13. 13. Central Function Cost Relate to central staff costs of your organisation and include: <ul><li>Leadership and overall direction of the organisation (Director, CEO etc) </li></ul><ul><li>Finance (accounting, budgeting, invoicing, purchasing etc) </li></ul><ul><li>Human resources (administering payroll, recruitment etc) </li></ul><ul><li>Information Technology (purchasing and maintaining computers, email and website </li></ul><ul><li>Facilities/ office management (purchasing and maintaining premises, office materials and equipment (photocopier, faxes etc) </li></ul><ul><li>Other admin tasks: answering phones, managing a library data processing) </li></ul>
  14. 14. Governance and strategic development costs <ul><li>Governance costs include those costs incurred because of an organisations need for planning and regulatory obligations. </li></ul><ul><li>Audit fees, legal and professional fees and trustees expenses (e.g. travel costs) </li></ul><ul><li>Costs also include strategic development costs including consultancy, research, special trustee meetings to assess the direction of the organisation and trustees training </li></ul>
  15. 15. General Fundraising Costs Costs associated with raising unrestricted funds for the organisation, including managing investments. Costs of salaries for people engaged in fundraising, Fundraising events, direct mail appeals, membership drives and marketing and publicity for fundraising purposes  
  16. 16. Cost Allocation <ul><li>Dividing or splitting the overhead costs on a reasonable basis among different people or projects. </li></ul><ul><li>Organisations need to determine the ‘Driver’ of each type of cost i.e. the factors, which affect whether it decreases or increases. </li></ul><ul><li>Three different methods for allocating overhead costs. The three cost drivers are: </li></ul><ul><ul><li>Allocating cost by head count </li></ul></ul><ul><ul><li>Allocating cost by time </li></ul></ul><ul><ul><li>Allocating costs by percentage of income </li></ul></ul>
  17. 17. Principles of Cost Allocation <ul><li>Average Vs Marginal Costs </li></ul><ul><li>The marginal cost of a project are the costs incurred as soon as the project starts </li></ul><ul><li>The average cost would be those costs plus a share of the premises costs, staff involved in management and administration </li></ul>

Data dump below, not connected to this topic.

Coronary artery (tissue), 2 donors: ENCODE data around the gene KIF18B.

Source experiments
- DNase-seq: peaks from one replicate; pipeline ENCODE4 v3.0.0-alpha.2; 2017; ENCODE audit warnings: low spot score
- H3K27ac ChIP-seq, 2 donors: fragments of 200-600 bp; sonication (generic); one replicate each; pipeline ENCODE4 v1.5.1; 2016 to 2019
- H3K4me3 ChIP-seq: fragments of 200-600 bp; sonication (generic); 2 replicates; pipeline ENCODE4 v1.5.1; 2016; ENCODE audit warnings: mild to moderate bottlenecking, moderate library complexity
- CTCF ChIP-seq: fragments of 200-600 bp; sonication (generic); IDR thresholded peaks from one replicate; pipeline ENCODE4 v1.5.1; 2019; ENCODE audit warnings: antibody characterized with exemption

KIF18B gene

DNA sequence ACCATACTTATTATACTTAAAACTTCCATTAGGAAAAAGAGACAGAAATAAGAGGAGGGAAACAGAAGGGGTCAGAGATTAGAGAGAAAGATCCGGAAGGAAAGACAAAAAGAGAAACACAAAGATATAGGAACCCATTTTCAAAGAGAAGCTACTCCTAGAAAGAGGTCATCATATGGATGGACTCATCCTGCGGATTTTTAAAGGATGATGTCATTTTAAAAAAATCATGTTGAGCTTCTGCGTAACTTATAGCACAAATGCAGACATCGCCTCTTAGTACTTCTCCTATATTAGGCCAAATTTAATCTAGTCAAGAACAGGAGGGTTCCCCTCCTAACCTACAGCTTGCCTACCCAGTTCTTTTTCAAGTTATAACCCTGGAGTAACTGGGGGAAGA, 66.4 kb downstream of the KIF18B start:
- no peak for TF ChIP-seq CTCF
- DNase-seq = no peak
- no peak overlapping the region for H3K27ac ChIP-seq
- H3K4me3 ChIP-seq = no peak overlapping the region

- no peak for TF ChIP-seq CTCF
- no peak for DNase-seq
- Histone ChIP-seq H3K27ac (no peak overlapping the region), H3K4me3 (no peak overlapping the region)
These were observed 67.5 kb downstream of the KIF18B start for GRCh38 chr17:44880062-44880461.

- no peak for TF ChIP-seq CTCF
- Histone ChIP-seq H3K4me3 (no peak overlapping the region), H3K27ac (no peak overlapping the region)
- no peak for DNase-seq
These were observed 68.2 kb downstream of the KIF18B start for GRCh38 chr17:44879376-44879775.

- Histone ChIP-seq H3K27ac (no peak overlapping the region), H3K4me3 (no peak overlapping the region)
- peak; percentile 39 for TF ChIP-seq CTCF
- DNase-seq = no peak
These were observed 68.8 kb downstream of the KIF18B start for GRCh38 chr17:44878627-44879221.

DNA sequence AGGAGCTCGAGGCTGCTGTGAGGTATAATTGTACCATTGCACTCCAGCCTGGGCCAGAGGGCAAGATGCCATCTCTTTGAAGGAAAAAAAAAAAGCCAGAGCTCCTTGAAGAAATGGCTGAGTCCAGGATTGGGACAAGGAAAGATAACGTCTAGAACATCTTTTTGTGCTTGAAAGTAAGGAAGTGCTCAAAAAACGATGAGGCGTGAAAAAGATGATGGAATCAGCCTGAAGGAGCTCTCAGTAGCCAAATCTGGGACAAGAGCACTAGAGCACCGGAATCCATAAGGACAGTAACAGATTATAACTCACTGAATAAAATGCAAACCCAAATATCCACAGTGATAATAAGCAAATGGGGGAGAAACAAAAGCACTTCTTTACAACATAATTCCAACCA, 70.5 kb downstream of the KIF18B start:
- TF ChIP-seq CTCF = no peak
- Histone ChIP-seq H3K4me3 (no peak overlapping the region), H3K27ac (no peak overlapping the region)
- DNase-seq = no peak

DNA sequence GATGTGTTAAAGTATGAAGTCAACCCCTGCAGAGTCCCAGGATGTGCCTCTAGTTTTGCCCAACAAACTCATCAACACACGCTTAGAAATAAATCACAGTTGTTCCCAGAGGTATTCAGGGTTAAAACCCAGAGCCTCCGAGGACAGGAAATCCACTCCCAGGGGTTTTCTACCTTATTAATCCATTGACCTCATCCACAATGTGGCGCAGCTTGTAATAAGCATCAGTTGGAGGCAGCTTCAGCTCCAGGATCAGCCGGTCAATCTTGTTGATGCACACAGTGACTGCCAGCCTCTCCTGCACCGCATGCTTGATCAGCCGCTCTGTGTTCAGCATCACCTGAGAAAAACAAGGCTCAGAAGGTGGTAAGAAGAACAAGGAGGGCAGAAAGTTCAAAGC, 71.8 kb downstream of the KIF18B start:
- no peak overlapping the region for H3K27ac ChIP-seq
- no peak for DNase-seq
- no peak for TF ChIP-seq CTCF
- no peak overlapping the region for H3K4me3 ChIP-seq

18. 18. The Chartered Institute of Public Finance and Accounting Total cost of a service should include an appropriate share of support services and other overheads. Share of these other costs should be allocated across users and beneficiaries of services in accordance with the following 7 principles: Complete recharging Reality Correct recipient Predictability Transparency Materiality Flexibility
  19. 19. Is this Double funding? Often confused with funding full costs. Double funding would only occur if the organisation were recovering more than 100% of their costs Full Cost Recovery may mean that two funders fund the same project One funder funds the costs of one project worker and second funder funds the costs of second project worker. Both funders fund a share of the overhead costs (i.e. 20% of Directors Salary)
  20. 20. Templates <ul><li>Models include: </li></ul><ul><ul><li>ACEVO (main model developed for larger orgs), </li></ul></ul><ul><ul><li>Big Lottery Fund, </li></ul></ul><ul><ul><li>Future Builders, </li></ul></ul><ul><ul><li>Community Accounting Plus. </li></ul></ul><ul><li>There is inconsistency in the models being used by different funders and in the approach of different organisations to budgeting. </li></ul><ul><li>Many models are confusing and laborious to use for smaller and inexperienced groups. </li></ul><ul><li>We need a model that is appropriate, user friendly , can be used consistently by funders and organisations. </li></ul>
  21. 21. Develop a two day joint workshop between Community development and other members of VCS board and VCS representatives (Early September) Train, discuss and develop guidelines for implementing and using FCR appropriately in bids and applications Cascade training on FCR to groups who take part on Voscur’s training workshops for groups applying for the Community Development Investment budget (Late September/early October)     Next steps
  22. 22. Further Resources <ul><li>www.fullcostrecovery.org.uk (ACEVO resources, training and guidance on FCR </li></ul><ul><li>www.newphilanthropycapital.org . New Philanthropy series of factsheets and resources on FCR </li></ul><ul><li>www.ncvo.org (NCVO resources) </li></ul>
  23. 23. THANK YOU